Thursday, May 7, 2009


You got to love this excerpt from a state senator addressing Mississippi legislature, 1958:

"If, when you say whisky, you mean the devil's brew, the poison scourge,
the bloody monster that defiles innocence, yea, literally takes the bread from
the mouths of little children; if you mean the evil drink that topples the
Christian man and woman from the pinnacles of righteous, gracious living into
the bottomless pit of degradation and despair, shame and helplessness and
hopelessness, then certainly I am against it with all of my power.
But, if when you say whisky, you mean the oil of conversation, the
philosophic wine, the stuff that is consumed when good fellows get together,
that puts a song in their hearts and laughter on their lips and the warm glow of
contentment in their eyes; if you mean Christmas cheer; if you mean the
stimulating drink that puts the spring in the old gentleman's step on a frosty
morning; if you mean the drink that enables a man to magnify his joy and his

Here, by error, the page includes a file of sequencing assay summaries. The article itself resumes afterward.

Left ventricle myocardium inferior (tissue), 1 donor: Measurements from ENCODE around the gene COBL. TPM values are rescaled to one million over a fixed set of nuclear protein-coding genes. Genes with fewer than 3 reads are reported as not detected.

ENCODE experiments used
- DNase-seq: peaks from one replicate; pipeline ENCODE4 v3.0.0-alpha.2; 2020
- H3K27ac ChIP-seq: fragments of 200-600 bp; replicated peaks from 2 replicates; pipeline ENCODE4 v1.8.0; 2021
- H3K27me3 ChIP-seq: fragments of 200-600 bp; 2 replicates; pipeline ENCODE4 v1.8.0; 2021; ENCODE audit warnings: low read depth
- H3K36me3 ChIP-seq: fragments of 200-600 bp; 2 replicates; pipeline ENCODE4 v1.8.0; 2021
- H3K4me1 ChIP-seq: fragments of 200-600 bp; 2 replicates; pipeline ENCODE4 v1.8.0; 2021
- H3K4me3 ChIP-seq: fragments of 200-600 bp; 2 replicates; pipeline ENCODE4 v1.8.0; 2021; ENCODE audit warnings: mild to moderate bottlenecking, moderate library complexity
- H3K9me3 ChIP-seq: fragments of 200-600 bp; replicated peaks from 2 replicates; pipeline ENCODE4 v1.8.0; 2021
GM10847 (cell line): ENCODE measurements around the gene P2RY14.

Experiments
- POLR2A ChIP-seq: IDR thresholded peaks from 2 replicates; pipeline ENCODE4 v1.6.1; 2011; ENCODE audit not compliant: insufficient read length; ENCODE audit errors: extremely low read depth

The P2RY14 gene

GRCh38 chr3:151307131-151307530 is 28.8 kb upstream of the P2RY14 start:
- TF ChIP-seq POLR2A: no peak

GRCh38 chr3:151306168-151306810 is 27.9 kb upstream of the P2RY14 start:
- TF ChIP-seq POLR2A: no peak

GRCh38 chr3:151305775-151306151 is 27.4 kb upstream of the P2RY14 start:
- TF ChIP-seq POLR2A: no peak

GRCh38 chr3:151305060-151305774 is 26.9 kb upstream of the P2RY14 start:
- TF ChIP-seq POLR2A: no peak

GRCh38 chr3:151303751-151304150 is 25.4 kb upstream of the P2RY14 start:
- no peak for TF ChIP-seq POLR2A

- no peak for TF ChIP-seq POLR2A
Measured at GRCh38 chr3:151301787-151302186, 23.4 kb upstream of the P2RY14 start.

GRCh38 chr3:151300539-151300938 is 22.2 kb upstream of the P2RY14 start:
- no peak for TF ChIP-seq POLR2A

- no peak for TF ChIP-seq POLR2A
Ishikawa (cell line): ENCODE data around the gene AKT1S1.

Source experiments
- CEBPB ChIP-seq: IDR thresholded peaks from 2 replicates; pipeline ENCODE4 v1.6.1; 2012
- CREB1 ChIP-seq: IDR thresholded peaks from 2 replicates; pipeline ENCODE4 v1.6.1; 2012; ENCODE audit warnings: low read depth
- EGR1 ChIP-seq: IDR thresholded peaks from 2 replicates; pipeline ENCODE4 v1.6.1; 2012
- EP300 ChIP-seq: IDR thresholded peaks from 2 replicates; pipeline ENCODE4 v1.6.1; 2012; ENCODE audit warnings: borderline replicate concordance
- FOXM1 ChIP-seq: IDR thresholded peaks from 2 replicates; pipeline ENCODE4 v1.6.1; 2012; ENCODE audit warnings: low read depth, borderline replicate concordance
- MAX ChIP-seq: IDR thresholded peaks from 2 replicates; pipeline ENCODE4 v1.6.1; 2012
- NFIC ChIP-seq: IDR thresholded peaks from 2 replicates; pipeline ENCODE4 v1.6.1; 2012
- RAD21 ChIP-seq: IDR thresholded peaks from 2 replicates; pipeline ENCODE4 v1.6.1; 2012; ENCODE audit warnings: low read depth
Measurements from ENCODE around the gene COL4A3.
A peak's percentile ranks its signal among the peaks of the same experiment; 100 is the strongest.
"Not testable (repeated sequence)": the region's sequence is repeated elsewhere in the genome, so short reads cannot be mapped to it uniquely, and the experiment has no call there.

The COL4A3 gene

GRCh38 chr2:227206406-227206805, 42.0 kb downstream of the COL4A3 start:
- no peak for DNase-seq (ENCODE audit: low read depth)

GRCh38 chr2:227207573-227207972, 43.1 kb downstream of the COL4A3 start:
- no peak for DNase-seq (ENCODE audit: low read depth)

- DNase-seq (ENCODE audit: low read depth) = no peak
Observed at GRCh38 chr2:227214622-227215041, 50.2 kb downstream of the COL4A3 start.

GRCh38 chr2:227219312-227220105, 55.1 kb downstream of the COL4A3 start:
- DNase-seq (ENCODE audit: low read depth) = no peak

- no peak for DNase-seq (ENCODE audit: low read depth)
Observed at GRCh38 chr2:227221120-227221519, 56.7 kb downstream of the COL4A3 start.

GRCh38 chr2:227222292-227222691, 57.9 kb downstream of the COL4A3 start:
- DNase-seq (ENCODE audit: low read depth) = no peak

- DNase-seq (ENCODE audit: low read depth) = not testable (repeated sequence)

happiness, and to forget, if only for a little while, life's great tragedies and
hearbreaks and sorrows; if you mean the drink, the sale of which pours into out
treasuries untold millions of dollars, which are used to provide tender care for
our little crippled children, our blind, our deaf, our dumb, our pitiful aged
and infirm, to build highways, hospitals and schools, then certainly I am in
favor of it."

There are so many things I would like to say about this. First of all this is so typical of politics, they can never really choose a side, especially when it will take money away from them. Secondly, its amazing to see the difference in the way people talked back then, thinking it was appropriate and correct. "Crippled, dumb, pitiful, and infirm," these words would not even be thought now days in fear of getting hit by some activist. Not to mention they are degrading and incorrect terms. Thats all for now, but I will leave you with this...

Alcohol remains the one mood-altering substance viewed with consideral ambivalence by the American public (Stimmel, Barry. Alcoholism, Drug Addiction, and the Road to Recovery: life on the edge).